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Coming Out While Still in the Game

More professional athletes are coming out and not just after they retire.

by Jennie Wood

Jason Collins in 2012
Photo Credit: Mariselise

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Brittney Griner Accepts Wade Trophy in 2012
Photo Credit: Sphilbrick

In recent years, more and more retired professional athletes have come out publicly about their sexuality. For example, NBA center John Amaechi wrote about his sexuality after his retirement in a 2007 memoir Man in the Middle. However, a new trend began in 2013. While the Supreme Court debated the issue of same-sex marriage, professional athletes started coming out about their sexuality. These were athletes not just at the end of their careers, but at the beginning and even in their prime. Soccer player Robbie Rogers, WNBA number one draft pick Brittney Griner and current NBA center Jason Collins all came out publicly about their sexuality in 2013. The following year, Michael Sam came out before he entered the NFL draft. There were some negative comments from detractors, but, for the most part, these players were met with overwhelming praise and support.

Football Was My Escape

On February 15, 2013, American soccer player Robbie Rogers came out as gay in a post on his blog after being released from Leeds United. In the post, he stated, "Secrets can cause so much internal damage. People love to preach about honesty, how honesty is so plain and simple. Try explaining to your loved ones after 25 years you are gay. I always thought I could hide this secret. Football was my escape, my purpose, my identity. Football hid my secret, gave me more joy than I could have ever imagined." In the same post, he also shared the news that he was retiring from professional soccer. With the announcement, he became the first professional soccer player based in Great Britain to come out since Justin Fashanu in 1990.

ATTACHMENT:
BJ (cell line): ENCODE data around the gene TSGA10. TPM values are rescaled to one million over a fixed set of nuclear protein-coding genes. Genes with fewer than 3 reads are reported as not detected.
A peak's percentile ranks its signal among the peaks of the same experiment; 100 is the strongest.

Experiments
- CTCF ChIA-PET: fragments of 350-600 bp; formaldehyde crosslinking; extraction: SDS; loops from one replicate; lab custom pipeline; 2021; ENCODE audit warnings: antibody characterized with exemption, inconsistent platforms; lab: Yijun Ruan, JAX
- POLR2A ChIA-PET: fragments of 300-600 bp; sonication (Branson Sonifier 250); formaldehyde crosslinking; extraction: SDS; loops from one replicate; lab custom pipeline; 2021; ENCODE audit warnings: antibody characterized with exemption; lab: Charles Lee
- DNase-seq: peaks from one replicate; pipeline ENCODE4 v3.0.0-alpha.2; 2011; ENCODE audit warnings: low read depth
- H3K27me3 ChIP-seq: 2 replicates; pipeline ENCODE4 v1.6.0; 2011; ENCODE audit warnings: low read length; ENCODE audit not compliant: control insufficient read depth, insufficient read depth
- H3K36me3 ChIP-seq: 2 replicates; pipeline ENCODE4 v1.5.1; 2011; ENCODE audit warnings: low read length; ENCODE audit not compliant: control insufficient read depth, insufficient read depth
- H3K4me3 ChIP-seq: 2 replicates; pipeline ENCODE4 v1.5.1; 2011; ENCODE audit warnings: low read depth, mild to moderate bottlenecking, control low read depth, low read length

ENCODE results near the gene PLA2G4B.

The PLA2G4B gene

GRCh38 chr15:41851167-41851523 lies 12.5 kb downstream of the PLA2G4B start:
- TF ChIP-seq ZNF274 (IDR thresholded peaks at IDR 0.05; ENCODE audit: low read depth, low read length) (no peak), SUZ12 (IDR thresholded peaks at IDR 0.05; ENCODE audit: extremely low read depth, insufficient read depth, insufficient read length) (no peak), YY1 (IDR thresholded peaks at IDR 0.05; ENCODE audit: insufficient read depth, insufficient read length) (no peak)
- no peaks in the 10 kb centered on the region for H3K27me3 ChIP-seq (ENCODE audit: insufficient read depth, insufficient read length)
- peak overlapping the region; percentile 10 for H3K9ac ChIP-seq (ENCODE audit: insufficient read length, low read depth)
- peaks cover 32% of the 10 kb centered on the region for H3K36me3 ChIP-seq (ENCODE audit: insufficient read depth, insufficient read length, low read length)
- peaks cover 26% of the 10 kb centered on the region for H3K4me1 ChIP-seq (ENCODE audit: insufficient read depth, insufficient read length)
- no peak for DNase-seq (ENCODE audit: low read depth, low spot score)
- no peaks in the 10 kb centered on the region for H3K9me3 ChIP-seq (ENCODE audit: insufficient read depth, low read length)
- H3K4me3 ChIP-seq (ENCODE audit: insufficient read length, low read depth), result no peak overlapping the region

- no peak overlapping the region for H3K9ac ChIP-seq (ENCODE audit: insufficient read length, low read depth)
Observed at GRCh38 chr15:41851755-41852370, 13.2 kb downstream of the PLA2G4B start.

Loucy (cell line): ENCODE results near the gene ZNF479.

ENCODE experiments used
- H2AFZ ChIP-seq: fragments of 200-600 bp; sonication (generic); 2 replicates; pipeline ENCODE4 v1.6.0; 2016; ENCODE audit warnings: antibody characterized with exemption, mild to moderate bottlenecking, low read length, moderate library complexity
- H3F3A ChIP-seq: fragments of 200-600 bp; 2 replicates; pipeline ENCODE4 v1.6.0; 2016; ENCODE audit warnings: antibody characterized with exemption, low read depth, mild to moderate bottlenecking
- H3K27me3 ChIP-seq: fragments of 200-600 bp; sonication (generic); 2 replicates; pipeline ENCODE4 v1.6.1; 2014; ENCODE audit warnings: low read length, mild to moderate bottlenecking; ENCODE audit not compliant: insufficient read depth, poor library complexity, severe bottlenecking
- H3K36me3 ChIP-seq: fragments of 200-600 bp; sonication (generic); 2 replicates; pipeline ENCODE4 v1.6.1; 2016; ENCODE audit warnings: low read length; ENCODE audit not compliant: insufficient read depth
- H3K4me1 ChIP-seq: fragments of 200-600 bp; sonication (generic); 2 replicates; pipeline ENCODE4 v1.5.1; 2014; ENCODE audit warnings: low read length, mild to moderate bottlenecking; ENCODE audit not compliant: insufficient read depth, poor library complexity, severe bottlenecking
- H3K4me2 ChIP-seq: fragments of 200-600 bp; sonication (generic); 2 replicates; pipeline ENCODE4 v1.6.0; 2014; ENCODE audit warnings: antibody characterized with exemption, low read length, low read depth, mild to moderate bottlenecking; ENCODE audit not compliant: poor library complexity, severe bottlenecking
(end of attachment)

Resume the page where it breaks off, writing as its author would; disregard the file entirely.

Rogers' coming out was met with praise. His blog post was re-blogged and re-tweeted all over social media. Three months later, when NBA player Jason Collins came out he gave Rogers credit for having "blazed a trail." Retirement did not last long for Rogers. A day after Collins came out, Rogers began training with Major League Soccer's Los Angeles Galaxy.

Hopefully the Younger Generation Will Feel the Same

On the day Baylor University's Brittney Griner came out, April 17, 2013, she was one of the best female basketball players in the world and the number one pick in this year's WBNA draft. Griner chose to come out in an interview with Sports Illustrated. About her decision to come out, she told Sports Illustrated, "I've always been open about who I am and my sexuality. So, it wasn't hard at all. If I can show that I'm out and I'm fine and everything's OK, then hopefully the younger generation will feel the same way."

Griner has been a role model on and off the basketball court. In 2012, she was named Most Outstanding Player of the Final Four and AP Player of the Year. She's a three-time All-American and was the first NCAA player to score 2,000 points and make 500 blocks. Bullied herself when she was growing up, Griner has been working to bring more awareness to the issue, especially within the LGBT community.